• Ram did not eat meat see stephen-knapp.com/… – Aditya K Apr 17 '15 at 14:29
  • 1
    @AdityaK Here is the verse from Ramayana that Rama left eating meat for 14 years. चतुर्दश हि वर्षाणि वत्स्यामि विजने वने | मधु मूल फलैः जीवन् हित्वा मुनिवद् आमिषम् || २-२०-२९ "I shall live in a solitary forest like a sage for fourteen years, leaving off meat and living with roots, fruits and honey". Lord Rama Chandra, even being a kind, stood on his oath and left eating non-veg for 14 years. So I think, our hindu's should learn from it to avoid eating non-veg as there is no more a system of kind ruling a kingdom. Exception should be only for a few like soldiers, sports persons and labors etc – Naga Vemprala Apr 18 '15 at 3:17
  • @AdityaK The reference you gave is saying about a phrase from Sundarakanda. Hanuma is telling Sita and she is listening with a lot of happiness filled in her eyes. I am writing here with utmost respect towards Rama Chandra prabhu. Hanuma is telling about the current the then condition of Rama as न मांसं राघवो भुङ्क्ते न चापि मधुसेवते | वन्यं सुविहितं नित्यं भक्तमश्नाति पञ्चमम् || ५-३६-४१ Meaning: He is not eating meat anymore, nor indulging in liquor (not even spiritual liquor) and he is just eating the fruits available from forest which are well arranged for him. – Naga Vemprala Apr 18 '15 at 3:23
  • Perhaps you should look at hinduism.stackexchange.com/questions/2002/… and contribute your thoughts there – Aditya K Apr 20 '15 at 8:49

Hinduism supports vegetarianism because it is ethical, healthy and environmentally good:

The debate on 'why it is good to be a vegetarian' has long been settled. The internet is full of information on why eating meat is not good for both one's own health or the environment. For example, according to US Department of Agriculture, 70 per cent of food poisoning is caused by meat, including exposure to arsenic. Another research says production of one kilogram of beef is responsible for as much carbon dioxide emission as by driving 250 km in a car.

There is plenty of disturbing footage also available on what treatment animals are subject to in slaughterhouses, like the documentary 'Meet your Meat'. They are injected with hormones so that they grow faster and add more bulk. All these chemicals then end up in the bodies of people who eat this meat. But their system cannot take these chemicals and they eventually turn into cancers and other immune system disorders. The milk from these animals is also toxic and is rejected by the consumers' biology. In fact, large number of cases of lactose intolerance and diseases among meat eaters was what gave birth to the vegan movement.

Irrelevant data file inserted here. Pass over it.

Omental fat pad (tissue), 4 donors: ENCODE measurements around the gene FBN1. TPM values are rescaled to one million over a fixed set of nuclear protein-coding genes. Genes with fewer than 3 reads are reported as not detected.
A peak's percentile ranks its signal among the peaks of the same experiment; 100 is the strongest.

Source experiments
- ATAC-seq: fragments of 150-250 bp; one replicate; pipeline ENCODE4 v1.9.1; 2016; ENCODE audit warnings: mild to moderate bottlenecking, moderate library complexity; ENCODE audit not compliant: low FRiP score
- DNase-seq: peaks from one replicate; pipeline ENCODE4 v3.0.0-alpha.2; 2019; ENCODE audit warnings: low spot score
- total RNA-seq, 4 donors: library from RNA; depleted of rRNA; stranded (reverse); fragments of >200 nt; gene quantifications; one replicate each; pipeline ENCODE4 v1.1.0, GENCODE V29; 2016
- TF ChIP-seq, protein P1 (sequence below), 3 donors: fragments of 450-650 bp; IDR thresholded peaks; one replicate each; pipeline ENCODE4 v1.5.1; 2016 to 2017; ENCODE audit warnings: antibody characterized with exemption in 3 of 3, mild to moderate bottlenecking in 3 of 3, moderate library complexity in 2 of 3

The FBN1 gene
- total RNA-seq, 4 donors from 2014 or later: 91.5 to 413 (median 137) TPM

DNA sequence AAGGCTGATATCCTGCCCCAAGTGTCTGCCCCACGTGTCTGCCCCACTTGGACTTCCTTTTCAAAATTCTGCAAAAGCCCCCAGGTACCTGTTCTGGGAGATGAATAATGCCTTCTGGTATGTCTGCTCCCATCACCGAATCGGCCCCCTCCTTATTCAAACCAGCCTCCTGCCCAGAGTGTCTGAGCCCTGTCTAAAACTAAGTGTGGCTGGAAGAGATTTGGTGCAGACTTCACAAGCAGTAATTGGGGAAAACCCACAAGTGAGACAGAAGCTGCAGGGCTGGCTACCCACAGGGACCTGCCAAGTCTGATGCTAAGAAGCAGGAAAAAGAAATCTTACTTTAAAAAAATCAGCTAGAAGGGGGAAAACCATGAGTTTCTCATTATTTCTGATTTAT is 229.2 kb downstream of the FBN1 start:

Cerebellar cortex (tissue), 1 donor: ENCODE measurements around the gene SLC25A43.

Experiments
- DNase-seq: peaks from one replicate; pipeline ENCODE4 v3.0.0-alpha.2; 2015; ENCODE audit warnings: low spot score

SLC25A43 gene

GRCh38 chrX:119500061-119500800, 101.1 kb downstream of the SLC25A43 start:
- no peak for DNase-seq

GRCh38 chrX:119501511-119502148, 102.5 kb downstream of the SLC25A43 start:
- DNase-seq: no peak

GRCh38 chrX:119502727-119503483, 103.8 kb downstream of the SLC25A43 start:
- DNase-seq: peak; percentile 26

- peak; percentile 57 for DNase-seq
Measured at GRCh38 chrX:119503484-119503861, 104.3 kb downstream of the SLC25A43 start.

The human body is designed for a vegetarian diet. Our teeth are not pointed and our intestines are much longer than our bodies, very much like herbivores. Carnivores have short intestines through which meat passes easily. It passes through our intestines much more slowly and is very heavy to digest, sometimes taking up to 72 hours. In this time, it rots and ferments in our bodies. Vegetarian food, on the other hand, is digested within a few hours.

So, ethically, environmentally and health-wise, it is a wise choice to be a vegetarian. It is even better to eat organic fruits and vegetables, which have no chemicals and fertilisers.

The only reason that people still continue to eat meat is that they are driven by cultural habit or craving for taste. The way to overcome this craving is to make small time-bound commitments in the beginning and then gradually increasing it, like deciding not to have meat for a week, then two weeks and so on. People have also found ways to use tofu and other forms of soya to cook 'mock meat' which tastes identical to real meat. We have also observed that with the practice of meditation and pranayama, one's taste changes on its own and the body begins to ask for food that is conducive to keep it light and moves away from foods that make it otherwise. Many people have become vegetarian on their own after doing our workshops.

However, today with a massive global consumer base, producing meat is a highly profitable business. So, there is a big lobby that does not want people to be educated on the harmful effects of meat and become vegetarian. In India, the issue of vegetarianism also assumes religious connotations and therefore, becomes political.

Food being an essential part of any lifestyle, people would like to have the right to exercise their freedom in making a choice; arguing or forcing anyone will not work. The right way is to make people aware and then let them choose for themselves. It may take some time but everybody realises sooner or later that short term gratification is not worth the long term troubles it brings. Quality of life is enhanced when we make choices that are life supporting.Being vegetarian does not just helps one's own life flourish but also that of other beings.

From an article by Sri Sri Ravi Shankar: http://www.speakingtree.in/article/the-smart-choice-is-to-be-vegetarian

Non vegetarian food was a norm during Vedic period. The only restriction was not to eat animals having 'five nails' since the time of smritis.

The difference in veg and non-veg might have been introduced in Hinduism from Buddhism in which killing/eating of 'sentient' being is forbidden.

  • I think Hindu attitude towards non-veg food was influenced by Jainism. According to Mahabharata Pandavas were voracious meat eaters. – Pradip Gangopadhyay Jul 31 '14 at 15:25
  • @PradipGangopadhyay that's an interesting info about pandavas been meat eaters. Could you pkease site the reference? – gaj Aug 1 '14 at 2:48
  • 2